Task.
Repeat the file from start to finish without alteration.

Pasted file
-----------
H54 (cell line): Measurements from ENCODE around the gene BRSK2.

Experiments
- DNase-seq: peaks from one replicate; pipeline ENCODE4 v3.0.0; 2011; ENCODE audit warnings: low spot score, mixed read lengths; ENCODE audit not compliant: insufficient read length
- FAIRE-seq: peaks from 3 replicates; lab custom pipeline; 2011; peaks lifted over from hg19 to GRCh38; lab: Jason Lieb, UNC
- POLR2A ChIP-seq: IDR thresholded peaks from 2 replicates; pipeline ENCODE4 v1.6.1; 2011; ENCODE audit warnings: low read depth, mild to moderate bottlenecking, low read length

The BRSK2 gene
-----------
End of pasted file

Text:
H54 (cell line): Measurements from ENCODE around the gene BRSK2.

Experiments
- DNase-seq: peaks from one replicate; pipeline ENCODE4 v3.0.0; 2011; ENCODE audit warnings: low spot score, mixed read lengths; ENCODE audit not compliant: insufficient read length
- FAIRE-seq: peaks from 3 replicates; lab custom pipeline; 2011; peaks lifted over from hg19 to GRCh38; lab: Jason Lieb, UNC
- POLR2A ChIP-seq: IDR thresholded peaks from 2 replicates; pipeline ENCODE4 v1.6.1; 2011; ENCODE audit warnings: low read depth, mild to moderate bottlenecking, low read length

The BRSK2 gene